Heat Report: 14.10.13
Mike Cadarette reports from Abbotsford
A TIGHT BATTLE
As far as home openers go, the Heat's weekend versus the Nashville Predators-affiliate Milwaukee Admirals was as close as you can get.
On Friday night, the Heat edged the Admirals 3-2 in overtime. Trailing by one goal with just seconds to go in the middle frame, rookie Turner Elson out-hustled his way to his first professional goal to tie up the game.
"The first goal as a pro - it's been a long time waiting," Elson smiled. "You dream of getting your first goal as pro - maybe not as greasy as mine, but they all count and I feel happy about it."
Head coach Troy G. Ward had nothing but praise for the edgy former captain of the Red Deer Rebels after the game.
"It was obviously the turning point in the game. We go down after two and it's a different game…so it gave our young kids some energy in the locker room in between. They came out with a different mind set after that."
In the Saturday rematch, the Admirals exacted a measure of revenge as they beat the Heat 2-1 in the shootout. The game boiled down to a tale of two goalies as Heat backstop Reto Berra battled Milwaukee's Magnus Hellberg.
The lone goal scorer for the Heat, Roman Horak, commended Berra on his 27-save performance following the game.
"He was good. He kept us in the game a lot of times and so far he's been unbelievable here."
The Heat will take their division-leading 2-1-0-1 record into Oklahoma City in the upcoming weekend to face the struggling Barons.
RIVALS NO MORE
In the world of college hockey, rivalries commonly emerge between divisions, teams and even individual players.
When it came to Knight and his Fighting Sioux against Hanowski and his Huskies, they weren't quite "Sugar" Ray vs. Roberto Duran or Larry Bird vs. Magic Johnson. But the rivalry was there and it was intense.
"It wasn't fun playing against him," said Hanowski. "You can see from his numbers that he put up that was a special player in college. We had some good battles and good rivalries with his school and mine."
When asked if it was a pain playing against Hanowski, Knight tersely answered, "absolutely."
"We had some pretty heated battles in college and it was quite the rivalry with those guys," the rookie centre smirked. "He always seemed to score against us too. He was always putting the puck in the back of the net."
It's a little ironic, then, that the two prolific scorers on their respective teams become linemates; forced to work together like, say, Jordan and Pippen or Mel Gibson and Danny Glover.
"The fact that he's on our team and on my line right now, it's nice for him to be on this side for once," said Knight.
In the first four games of the season, the line of Jooris, Knight and Hanowski have combined for 12 points.
BEN'S BLAZING START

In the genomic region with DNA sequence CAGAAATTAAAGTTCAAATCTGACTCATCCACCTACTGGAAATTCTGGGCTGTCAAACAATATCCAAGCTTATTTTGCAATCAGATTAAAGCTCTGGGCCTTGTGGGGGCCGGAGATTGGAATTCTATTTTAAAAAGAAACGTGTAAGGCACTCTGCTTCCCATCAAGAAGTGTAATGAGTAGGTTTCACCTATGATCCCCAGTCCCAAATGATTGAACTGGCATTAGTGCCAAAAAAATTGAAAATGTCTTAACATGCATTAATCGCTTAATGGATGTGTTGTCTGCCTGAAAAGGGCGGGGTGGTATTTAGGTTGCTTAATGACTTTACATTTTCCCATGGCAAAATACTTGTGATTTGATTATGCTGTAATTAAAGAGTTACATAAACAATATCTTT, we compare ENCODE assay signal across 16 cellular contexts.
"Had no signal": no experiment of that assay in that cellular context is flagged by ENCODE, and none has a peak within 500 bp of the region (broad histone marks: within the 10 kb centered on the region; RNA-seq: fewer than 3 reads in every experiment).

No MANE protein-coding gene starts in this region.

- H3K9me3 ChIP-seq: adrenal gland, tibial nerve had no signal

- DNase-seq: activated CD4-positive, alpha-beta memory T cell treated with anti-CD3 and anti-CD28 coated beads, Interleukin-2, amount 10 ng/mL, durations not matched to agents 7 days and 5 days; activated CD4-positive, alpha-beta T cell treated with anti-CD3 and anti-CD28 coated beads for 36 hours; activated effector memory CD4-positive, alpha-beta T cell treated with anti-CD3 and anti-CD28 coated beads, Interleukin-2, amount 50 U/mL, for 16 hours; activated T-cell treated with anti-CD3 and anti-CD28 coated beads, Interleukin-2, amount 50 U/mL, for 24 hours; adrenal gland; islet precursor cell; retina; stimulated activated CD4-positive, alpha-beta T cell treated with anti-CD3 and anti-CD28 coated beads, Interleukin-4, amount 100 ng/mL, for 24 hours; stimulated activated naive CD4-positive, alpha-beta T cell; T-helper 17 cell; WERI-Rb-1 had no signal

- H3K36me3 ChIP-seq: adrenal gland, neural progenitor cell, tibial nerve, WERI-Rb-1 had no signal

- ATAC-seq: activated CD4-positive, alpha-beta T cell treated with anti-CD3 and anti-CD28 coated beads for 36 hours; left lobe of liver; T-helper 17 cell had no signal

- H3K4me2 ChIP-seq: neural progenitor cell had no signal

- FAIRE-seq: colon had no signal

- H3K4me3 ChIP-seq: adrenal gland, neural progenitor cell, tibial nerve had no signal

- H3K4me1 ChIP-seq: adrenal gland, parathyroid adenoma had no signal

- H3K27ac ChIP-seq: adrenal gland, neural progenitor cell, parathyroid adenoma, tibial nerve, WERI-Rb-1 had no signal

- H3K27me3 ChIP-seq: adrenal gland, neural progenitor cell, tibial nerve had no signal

Hanowski can put up points. He's done it at every level he's played at and he doesn't look to be slowing down any time soon.
The soon-to-be 23-year-old has gotten off to an excellent offensive start to his rookie campaign. In his first four games, Hanowski has collected three goals and an assist. When asked about his five game cup of coffee with the Flames at the end of last season, he acknowledged that it certainly gave him a compass from which to gauge his upcoming first professional season.
"I think it helped. I think it helped out my summer in what I needed to do to come in in good shape and be a better player from that. It definitely has helped my career and helped me through the summer and into the early season."
Following Thursday's practice, Ward explained that it's what they've come to expect from the forward after his successful junior career.
"I think he's followed his pedigree. His pedigree is that he's the all-time leading goal scorer at Minnesota, which is pretty historical. That's pretty historical to get over 200 goals in four years of high school.
"I think his pedigree has kind of followed him south. He was a great player at St. Cloud. He had some time last year in Calgary which hopefully helped him. … It's been encouraging because you're not sure - it's kind of like the Bryan Cameron, Ryan Howse thing - just because they scored 50 goals in [junior], can they score at this level? We found out that wasn't the case. So it's been encouraging for Ben, and for us as a team."
PROUD OF HIS PUPIL
After cracking the Flames opening day roster, Ben Street has been turning the heads of fans, management and head coach Bob Hartley. And rightfully so. The 26-year-old Coquitlam, BC native has gained the trust of Hartley to the point where he's averaged nearly 18 minutes per night in his last three games.
As Street's former head coach, Ward's "not surprised" that the Flames bench boss chose to hold on to him. According to Ward, Ben had to go through a bit of a transformation last season in order for him to become an NHLer.
"I thought that Ben went backwards in terms of points last year, but he went forward in terms of heart and in terms of consistency with an edge in his game. And I think that's why he basically made the Flames. It's because he's 'safe.' He plays on both sides of the puck, he can make plays and he can really shoot the puck.
"So I always told him last year, I think your goal scoring will always be there, but you're never going to get there just based on scoring goals in the American league - you're just not a top-6 forward, even though he kind of is playing that role right now. I said, 'you're more of an honest, two-way player.' So let's get less points this year and more heart. And I thought that was a really frustrating experience last year for Ben. He was frustrated at times. He didn't really want to buy in, but I think he did and now it's paid off for him. Bob's taken notice to him and liked him. Ben's a likeable guy as a man, so he has an edge up just on being an honest, driven man. So I'm really happy for Ben and extremely excited for him."